How Vancouver Islanders can help evacuees displaced by wildfires

How Vancouver Islanders can help evacuees displaced by wildfires

As tens of thousands remain under evacuation orders, charity support has poured in and virtual resource centres, including on Vancouver Island, have started to provide aid.

“All hands on deck,” said Paige Marshall, emergency program specialist at the Saanich Emergency Program.

Seventeen volunteers will be spending long days inside a new response centre in Saanich, assisting with a backlog of requests from evacuees in the Okanagan region. Using a computer and headset, they’ll be able to virtually assist others.

“Making phone calls to those who have been evacuated, making sure they’re registered with the province, and providing those basic and immediate needs,” said Marshall.

The program is a division of the Saanich Fire Department, which is one of many response centres that have been tasked with providing extra help. Marshall adds there are two volunteers on site in the Okanagan.

“We are doing the same thing here in Saanich but on a virtual level…we are just providing that people power, the same supports they can provide in the reception centres,”

Several charities have set up operations on the ground, including the Canadian Red Cross and United Way of BC.

“It’s a very terrifying situation for a lot of people,” said Kristi Rintoul, Community Impact manager at UWBC.

The organization has dozens of volunteers on the ground providing meals, drinks, shelter, blankets, and emotional support. Much of the work they do involves collaborating with other charities stationed in the area.

“We had a group lodging that was being set up in Kelowna to support evacuees from West Kelowna late Friday night. They didn’t have enough blankets, so United Way was able to mobilize multiple community partners, and within an hour and a half, we had more than enough blankets,” said Rintoul.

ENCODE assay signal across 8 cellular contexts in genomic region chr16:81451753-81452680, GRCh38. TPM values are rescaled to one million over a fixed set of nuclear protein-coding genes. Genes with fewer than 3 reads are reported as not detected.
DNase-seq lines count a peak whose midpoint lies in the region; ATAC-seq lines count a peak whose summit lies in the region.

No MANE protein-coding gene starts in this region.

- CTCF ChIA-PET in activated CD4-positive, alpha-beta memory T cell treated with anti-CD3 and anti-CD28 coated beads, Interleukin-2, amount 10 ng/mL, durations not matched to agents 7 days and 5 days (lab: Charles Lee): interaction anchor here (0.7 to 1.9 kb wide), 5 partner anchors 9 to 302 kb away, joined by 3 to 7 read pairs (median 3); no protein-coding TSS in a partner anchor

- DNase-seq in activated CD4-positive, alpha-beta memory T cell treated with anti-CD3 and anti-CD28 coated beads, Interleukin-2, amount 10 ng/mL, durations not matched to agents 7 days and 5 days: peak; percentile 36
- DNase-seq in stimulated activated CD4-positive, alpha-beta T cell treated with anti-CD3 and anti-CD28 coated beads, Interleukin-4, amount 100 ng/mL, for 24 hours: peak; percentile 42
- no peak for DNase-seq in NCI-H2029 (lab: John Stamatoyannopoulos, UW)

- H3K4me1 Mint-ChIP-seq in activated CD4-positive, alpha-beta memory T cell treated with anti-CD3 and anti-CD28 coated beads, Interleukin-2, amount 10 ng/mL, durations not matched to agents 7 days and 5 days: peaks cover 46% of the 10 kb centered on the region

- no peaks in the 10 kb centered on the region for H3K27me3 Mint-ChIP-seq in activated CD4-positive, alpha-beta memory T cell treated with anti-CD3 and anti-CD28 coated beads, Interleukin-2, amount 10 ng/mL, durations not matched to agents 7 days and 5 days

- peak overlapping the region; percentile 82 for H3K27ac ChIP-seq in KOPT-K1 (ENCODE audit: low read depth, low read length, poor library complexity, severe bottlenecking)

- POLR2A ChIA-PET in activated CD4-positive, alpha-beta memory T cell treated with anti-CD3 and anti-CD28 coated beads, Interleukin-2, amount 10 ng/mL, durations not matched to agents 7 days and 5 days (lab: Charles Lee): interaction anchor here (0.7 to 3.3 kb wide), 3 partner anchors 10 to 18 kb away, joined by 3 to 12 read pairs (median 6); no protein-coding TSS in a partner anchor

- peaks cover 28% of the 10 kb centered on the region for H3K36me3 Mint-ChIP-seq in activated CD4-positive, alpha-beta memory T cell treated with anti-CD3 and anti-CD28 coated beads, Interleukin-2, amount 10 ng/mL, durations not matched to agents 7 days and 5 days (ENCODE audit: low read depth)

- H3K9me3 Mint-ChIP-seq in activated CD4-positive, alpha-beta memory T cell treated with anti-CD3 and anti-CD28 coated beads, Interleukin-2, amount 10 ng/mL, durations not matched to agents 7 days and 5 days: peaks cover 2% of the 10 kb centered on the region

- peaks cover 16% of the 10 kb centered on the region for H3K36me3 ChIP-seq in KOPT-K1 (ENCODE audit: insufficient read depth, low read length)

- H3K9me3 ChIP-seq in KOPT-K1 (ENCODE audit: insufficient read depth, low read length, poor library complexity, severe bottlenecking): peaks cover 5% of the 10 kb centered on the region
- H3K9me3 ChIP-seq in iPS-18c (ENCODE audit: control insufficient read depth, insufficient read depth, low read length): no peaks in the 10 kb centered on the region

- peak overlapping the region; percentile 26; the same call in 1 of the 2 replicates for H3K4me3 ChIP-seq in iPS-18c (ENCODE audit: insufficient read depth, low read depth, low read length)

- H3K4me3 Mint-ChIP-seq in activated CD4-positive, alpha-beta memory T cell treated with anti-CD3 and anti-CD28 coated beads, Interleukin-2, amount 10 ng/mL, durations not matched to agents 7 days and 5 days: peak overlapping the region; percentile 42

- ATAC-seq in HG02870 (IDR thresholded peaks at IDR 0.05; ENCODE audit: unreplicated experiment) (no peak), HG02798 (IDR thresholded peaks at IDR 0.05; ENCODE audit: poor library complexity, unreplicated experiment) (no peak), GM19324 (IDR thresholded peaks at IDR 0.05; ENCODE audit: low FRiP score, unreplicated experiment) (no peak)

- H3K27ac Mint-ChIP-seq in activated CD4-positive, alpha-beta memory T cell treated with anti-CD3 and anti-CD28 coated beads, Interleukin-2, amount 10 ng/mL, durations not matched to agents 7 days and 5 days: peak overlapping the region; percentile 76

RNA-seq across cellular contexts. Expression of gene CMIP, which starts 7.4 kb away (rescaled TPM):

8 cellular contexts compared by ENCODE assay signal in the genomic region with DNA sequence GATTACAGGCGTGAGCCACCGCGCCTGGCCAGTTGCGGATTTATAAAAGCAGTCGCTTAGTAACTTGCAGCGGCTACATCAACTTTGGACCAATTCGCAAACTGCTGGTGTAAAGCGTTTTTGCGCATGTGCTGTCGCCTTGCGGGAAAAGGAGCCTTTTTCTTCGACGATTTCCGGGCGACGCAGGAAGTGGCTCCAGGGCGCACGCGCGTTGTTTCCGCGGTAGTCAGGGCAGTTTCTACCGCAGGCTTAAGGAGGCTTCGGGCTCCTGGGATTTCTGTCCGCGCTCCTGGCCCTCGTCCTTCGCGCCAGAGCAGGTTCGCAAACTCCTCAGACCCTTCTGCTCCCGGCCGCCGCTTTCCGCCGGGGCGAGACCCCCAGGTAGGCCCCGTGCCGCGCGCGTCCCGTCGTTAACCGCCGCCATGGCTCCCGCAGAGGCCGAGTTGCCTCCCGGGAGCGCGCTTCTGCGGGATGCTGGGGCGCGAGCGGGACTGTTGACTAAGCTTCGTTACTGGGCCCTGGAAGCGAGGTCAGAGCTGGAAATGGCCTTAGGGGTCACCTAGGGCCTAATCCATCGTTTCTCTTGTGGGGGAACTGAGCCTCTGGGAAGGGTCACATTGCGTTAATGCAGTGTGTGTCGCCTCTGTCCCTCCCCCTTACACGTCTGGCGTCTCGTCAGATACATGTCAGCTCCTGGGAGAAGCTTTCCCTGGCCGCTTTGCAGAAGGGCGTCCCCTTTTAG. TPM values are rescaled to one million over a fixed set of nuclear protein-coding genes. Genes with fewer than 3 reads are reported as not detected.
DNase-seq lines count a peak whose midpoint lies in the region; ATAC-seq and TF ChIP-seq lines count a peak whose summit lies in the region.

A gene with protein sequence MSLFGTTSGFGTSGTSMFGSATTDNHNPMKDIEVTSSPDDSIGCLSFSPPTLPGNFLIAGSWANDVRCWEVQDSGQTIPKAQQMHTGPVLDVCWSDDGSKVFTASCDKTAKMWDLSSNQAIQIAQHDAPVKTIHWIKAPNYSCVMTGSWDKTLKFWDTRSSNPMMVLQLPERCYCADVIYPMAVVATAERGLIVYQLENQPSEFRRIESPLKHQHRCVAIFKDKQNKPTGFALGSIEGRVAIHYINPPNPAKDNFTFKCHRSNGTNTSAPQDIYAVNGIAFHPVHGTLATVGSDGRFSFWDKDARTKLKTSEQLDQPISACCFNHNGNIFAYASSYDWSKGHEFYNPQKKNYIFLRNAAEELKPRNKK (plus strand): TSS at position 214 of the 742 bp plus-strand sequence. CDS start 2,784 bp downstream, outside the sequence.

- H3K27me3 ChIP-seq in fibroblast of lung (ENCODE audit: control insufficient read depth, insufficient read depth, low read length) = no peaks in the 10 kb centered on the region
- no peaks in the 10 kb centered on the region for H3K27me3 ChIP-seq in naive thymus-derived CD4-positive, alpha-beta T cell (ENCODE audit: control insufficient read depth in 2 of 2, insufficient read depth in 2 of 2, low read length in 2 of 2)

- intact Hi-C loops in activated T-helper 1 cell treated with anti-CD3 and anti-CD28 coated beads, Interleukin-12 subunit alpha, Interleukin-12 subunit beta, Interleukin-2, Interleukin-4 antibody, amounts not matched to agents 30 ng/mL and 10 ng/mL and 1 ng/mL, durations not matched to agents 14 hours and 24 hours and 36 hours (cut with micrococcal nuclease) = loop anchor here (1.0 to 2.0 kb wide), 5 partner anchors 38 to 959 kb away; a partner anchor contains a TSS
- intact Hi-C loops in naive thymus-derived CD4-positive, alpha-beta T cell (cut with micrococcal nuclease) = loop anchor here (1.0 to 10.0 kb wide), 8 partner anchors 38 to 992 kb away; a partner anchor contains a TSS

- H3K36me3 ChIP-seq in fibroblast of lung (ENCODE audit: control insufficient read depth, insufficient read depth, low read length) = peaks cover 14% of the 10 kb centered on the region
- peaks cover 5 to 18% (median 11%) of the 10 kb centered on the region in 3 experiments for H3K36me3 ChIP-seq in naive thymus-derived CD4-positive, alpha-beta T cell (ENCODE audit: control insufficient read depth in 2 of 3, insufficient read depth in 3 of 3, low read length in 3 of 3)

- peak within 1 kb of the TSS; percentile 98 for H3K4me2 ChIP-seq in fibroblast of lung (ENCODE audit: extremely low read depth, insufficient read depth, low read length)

United Way of BC says it’s also launching a portal on its website on Aug. 23 that will allow charities and organizations helping evacuees to apply for a grant.

Disaster Aid Canada, based out of Ladysmith, is still in its fundraising stages, which will go towards equipment and materials for shelters. The charity hasn’t sent anyone to the Okanagan yet but remains in contact with regional organizations.

“We will probably be going straight to the second phase of the disaster, which will be not a response effort, but rather the rebuilding efforts,” said Frank Elsom, Board Member.

Disaster Aid says it raised a few thousand dollars, but more is still needed.

“Once this is over, there’s going to be a lot of people needing help,” said Elsom.

How to help:

CanadaHelps: CanadaHelps has put together a list of verified charities which are helping people affected by the wildfires both in B.C.

United Way of BC: The United Way of BC has set up a BC Wildfire Recovery Fund where you can donate money to help provide meals, drinks, shelter, blankets, and more.

Canadian Red Cross: The Canadian Red Cross is raising funds to help those impacted. The charity says it’s helping by providing food, clothing, and shelter and with recovery efforts when people are able to return.

Disaster Aid Canada: The charity says it’s in close contact with Rotary groups and other organizations in affected regions. The group focuses on providing equipment and materials to form shelters. Disaster Aid Canada has been providing relief efforts in Maui and Ukraine.

The Salavation Army: The Salvation Army’s Emergency Disaster Services (EDS) says its providing food and hydration to first responders across both Kelowna and West Kelowna. The charity says it’s currently serving over 1,000 meals a day. Those who were displaced by the fires are being offered food, drinks, emotional and spiritual care, hygiene kits and other materials.

Oli HerreraOli Herrera

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